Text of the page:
Justice Department Honors Florida Prosecutor for Convicting Sexual Predator and Advocating to Protect Children
WASHINGTON, May 23, 2012 /PRNewswire-USNewswire/ -- Deputy Attorney General James M. Cole today presented Gregory Schiller, an assistant state attorney in Florida, with the Missing Children's Child Protection Award for his central role in the conviction of a sexual predator and for his efforts to update Florida's child pornography laws. Deputy Attorney General Cole recognized Schiller at the annual National Missing Children's Day commemoration honoring missing children, their families, child advocates and others who protect children, held in the Justice Department's Great Hall.
"Protecting children is one of the important jobs we have," said Deputy Attorney General Cole. "There is no rest for a parent who has lost a child, and there should be no rest for any of us who are in a position to help. There may not be any words we could offer that would ease their pain, but we can and will offer our support – and all the tools at our disposal to help families of missing and exploited children. I am honored to recognize those who work on the front lines to rescue children and bring them home safely."
As a member of the Palm Beach County Sexual Predator Enforcement Unit that investigates and prosecutes online predators, Schiller was instrumental in securing the conviction of Robert Coletto. In 2010, Coletto was arrested and charged with possession of child pornography while on probation for sexually abusing an eight-year-old girl. Schiller coordinated a strong forensic case against Coletto and secured a 25-year prison sentence.
Following Coletto's sentencing, Schiller led efforts to have the state legislature amend Florida's statute to make not only possession of child pornography a crime, but also intentional viewing of child pornography. In the spring of 2011, he addressed the Florida state legislature, arguing that Florida's law against child pornography was outdated and needed to be amended to cover individuals who view child pornography without downloading it and those who hide their collections online. Both houses of the legislature passed the amendment unanimously and Gov. Rick Scott signed the bill into law. The law led to arrests throughout Florida of individuals who, without it, would continue to victimize children today.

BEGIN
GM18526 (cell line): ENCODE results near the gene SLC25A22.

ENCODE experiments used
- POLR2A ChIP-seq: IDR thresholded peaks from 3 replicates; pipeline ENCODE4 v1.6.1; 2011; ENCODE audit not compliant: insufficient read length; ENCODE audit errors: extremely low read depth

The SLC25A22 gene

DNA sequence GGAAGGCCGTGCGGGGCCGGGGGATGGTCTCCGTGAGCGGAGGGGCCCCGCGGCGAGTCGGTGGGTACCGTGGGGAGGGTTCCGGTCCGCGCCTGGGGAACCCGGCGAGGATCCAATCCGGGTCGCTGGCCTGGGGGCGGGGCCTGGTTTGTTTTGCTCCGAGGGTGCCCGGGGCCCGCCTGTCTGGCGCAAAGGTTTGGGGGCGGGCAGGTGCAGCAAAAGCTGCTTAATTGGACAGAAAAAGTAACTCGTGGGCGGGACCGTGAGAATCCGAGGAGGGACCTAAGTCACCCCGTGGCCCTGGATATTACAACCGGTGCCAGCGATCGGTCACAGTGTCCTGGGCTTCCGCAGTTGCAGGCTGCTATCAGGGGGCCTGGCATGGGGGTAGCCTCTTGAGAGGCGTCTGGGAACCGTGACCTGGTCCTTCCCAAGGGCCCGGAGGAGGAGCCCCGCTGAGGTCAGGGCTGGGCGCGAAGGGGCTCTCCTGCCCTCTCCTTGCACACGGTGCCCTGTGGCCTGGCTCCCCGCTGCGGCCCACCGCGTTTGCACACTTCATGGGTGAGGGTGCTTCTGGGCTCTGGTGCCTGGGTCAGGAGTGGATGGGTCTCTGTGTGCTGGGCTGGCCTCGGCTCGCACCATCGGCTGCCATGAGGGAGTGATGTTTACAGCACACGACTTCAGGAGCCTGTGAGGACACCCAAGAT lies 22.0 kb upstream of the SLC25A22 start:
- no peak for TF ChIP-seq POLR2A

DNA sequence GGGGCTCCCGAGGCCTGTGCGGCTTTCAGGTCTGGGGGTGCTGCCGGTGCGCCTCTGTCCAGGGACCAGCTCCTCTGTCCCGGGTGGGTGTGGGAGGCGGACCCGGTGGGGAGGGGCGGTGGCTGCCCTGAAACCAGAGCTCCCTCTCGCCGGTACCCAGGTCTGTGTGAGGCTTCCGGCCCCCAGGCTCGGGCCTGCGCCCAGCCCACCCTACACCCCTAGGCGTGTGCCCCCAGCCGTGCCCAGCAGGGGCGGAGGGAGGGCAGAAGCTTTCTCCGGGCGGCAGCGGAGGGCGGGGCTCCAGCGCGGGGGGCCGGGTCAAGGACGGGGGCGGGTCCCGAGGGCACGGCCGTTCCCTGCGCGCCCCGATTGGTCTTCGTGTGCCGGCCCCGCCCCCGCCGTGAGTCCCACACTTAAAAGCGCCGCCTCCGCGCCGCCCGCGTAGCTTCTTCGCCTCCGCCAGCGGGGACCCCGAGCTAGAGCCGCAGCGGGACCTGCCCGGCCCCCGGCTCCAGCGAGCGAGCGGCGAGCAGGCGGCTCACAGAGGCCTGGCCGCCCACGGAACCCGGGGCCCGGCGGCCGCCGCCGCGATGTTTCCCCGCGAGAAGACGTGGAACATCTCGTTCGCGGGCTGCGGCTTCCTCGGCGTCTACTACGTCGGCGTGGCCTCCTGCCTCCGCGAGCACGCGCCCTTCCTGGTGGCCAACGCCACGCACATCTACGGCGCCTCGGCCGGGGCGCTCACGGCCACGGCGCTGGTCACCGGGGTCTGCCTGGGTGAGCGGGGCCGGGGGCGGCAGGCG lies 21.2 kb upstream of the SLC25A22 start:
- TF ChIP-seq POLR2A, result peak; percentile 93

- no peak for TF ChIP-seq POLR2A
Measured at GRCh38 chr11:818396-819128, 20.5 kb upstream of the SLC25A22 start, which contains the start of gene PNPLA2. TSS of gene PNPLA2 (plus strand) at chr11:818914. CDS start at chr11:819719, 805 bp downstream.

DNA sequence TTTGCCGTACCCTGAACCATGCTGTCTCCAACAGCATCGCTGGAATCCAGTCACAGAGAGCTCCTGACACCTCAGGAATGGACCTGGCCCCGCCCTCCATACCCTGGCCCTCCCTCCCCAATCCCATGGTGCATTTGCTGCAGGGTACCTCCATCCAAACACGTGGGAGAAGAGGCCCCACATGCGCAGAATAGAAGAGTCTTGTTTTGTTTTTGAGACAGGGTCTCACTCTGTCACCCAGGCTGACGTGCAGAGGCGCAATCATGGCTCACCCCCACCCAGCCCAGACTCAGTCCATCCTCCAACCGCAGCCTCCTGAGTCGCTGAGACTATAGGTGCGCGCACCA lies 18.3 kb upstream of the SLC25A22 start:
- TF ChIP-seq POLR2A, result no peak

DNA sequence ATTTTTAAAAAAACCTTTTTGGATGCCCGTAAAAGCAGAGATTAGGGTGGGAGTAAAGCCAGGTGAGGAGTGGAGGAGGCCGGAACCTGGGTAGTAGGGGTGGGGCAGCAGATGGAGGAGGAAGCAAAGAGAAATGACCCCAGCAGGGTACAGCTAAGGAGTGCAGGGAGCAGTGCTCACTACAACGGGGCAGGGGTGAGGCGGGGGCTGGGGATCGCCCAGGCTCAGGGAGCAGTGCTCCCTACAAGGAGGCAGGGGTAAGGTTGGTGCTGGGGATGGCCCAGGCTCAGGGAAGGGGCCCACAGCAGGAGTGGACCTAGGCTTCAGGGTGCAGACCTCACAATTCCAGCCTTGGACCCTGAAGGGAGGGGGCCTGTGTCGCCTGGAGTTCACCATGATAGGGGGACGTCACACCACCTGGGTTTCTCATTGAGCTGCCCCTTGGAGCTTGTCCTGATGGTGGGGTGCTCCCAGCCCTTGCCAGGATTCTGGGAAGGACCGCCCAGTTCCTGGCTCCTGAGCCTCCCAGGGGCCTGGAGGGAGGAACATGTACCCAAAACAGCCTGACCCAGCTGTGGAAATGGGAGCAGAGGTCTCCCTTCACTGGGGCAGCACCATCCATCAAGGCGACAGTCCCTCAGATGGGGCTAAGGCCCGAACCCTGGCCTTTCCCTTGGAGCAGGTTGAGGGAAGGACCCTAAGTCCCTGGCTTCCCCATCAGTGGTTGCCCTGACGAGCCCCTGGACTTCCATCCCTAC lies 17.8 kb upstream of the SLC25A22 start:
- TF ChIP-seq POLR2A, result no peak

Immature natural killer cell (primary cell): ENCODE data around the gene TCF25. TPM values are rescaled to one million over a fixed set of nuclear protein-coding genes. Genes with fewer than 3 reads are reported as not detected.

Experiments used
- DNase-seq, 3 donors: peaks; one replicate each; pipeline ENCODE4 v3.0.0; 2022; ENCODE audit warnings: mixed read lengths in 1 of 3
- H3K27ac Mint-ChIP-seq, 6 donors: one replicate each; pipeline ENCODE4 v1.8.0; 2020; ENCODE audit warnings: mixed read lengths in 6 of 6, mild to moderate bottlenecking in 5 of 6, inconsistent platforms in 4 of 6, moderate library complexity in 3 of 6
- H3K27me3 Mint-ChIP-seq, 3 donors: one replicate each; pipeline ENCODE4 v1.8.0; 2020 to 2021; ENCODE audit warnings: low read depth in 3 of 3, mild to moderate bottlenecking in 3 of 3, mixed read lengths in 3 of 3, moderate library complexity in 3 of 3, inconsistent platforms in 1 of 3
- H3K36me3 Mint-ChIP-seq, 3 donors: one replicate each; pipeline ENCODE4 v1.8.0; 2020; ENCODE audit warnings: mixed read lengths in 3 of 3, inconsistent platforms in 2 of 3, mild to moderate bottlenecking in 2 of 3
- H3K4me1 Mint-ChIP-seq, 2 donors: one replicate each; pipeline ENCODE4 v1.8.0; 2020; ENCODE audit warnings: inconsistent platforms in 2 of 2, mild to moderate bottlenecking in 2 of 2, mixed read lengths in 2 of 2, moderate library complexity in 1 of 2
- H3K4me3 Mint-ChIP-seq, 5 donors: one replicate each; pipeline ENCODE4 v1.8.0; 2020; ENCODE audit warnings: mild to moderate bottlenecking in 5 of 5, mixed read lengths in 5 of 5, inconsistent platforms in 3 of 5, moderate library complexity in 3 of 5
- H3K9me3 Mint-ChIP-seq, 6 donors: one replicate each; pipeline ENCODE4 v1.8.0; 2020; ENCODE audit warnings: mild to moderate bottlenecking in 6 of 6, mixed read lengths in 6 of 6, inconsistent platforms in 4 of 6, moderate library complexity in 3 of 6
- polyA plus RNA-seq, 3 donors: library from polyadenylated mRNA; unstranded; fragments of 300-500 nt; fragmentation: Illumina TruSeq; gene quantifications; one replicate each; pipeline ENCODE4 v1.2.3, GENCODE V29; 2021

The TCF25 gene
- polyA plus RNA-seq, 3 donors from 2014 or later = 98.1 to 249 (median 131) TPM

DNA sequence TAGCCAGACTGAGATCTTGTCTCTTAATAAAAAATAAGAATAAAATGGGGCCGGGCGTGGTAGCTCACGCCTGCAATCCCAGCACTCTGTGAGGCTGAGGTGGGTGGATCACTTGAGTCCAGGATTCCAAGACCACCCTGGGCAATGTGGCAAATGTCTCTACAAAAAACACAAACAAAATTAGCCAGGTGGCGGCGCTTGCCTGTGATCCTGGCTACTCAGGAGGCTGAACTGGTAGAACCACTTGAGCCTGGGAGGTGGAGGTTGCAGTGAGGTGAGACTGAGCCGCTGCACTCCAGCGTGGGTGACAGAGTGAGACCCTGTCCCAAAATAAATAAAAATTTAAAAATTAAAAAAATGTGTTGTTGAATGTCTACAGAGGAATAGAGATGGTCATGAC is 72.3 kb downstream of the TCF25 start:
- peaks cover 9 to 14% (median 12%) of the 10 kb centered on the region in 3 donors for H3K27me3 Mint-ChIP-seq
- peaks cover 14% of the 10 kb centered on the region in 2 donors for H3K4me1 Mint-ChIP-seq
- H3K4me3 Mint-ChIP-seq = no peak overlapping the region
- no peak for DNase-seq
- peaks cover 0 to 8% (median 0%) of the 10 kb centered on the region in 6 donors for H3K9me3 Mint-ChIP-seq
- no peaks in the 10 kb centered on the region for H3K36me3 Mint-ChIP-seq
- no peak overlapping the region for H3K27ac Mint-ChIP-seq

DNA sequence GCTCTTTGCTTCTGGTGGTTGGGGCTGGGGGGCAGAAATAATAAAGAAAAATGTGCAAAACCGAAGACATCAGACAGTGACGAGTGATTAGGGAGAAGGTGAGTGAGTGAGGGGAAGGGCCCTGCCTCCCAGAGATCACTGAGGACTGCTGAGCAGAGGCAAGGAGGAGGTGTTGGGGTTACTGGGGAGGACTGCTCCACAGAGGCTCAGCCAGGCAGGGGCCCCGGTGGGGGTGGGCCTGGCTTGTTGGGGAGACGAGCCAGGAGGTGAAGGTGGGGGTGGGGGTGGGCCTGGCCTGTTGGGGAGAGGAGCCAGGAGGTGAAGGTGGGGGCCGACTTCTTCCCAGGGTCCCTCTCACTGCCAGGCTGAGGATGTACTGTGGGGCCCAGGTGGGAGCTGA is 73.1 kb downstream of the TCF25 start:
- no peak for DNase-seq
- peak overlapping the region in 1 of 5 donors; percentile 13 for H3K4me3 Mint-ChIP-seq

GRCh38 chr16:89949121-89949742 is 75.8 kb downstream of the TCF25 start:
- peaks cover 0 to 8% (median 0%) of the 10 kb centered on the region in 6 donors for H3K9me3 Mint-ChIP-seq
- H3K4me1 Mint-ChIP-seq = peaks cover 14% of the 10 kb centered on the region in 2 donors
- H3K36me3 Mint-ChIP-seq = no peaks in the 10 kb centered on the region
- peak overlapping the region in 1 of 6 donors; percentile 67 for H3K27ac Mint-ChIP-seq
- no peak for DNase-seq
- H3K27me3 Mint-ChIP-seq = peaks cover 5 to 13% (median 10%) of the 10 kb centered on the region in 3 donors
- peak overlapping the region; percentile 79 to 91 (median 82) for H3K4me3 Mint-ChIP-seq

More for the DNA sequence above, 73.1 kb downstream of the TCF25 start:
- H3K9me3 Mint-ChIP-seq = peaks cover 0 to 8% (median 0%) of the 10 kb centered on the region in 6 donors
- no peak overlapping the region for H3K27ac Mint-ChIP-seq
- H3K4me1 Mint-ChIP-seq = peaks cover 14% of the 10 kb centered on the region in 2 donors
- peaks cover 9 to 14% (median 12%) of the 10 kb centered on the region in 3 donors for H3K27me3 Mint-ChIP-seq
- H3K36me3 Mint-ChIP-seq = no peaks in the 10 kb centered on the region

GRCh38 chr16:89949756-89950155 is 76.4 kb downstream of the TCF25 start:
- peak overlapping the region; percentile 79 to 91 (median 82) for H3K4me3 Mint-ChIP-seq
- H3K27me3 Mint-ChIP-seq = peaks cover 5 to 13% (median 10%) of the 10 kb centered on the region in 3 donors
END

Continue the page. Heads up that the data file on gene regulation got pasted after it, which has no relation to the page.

President Ronald Reagan proclaimed May 25, 1983, the first National Missing Children's Day to remember Etan Patz, a six-year-old boy who disappeared from a New York City street corner on May 25, 1979. Missing Children's Day honors his memory and the memories of children still missing.
More information about the event and other honorees can be found at www.ojp.gov.
The Office of Justice Programs (OJP), headed by Acting Assistant Attorney General Mary Lou Leary, provides federal leadership in developing the nation's capacity to prevent and control crime, administer justice, and assist victims. OJP has six bureaus and offices: the Bureau of Justice Assistance; the Bureau of Justice Statistics; the National Institute of Justice; the Office of Juvenile Justice and Delinquency Prevention; the Office for Victims of Crime; and the Office of Sex Offender Sentencing, Monitoring, Apprehending, Registering, and Tracking (SMART). More information about OJP and its components can be found at www.ojp.gov.
SOURCE Department of Justice, Office of Justice ProgramsBack to top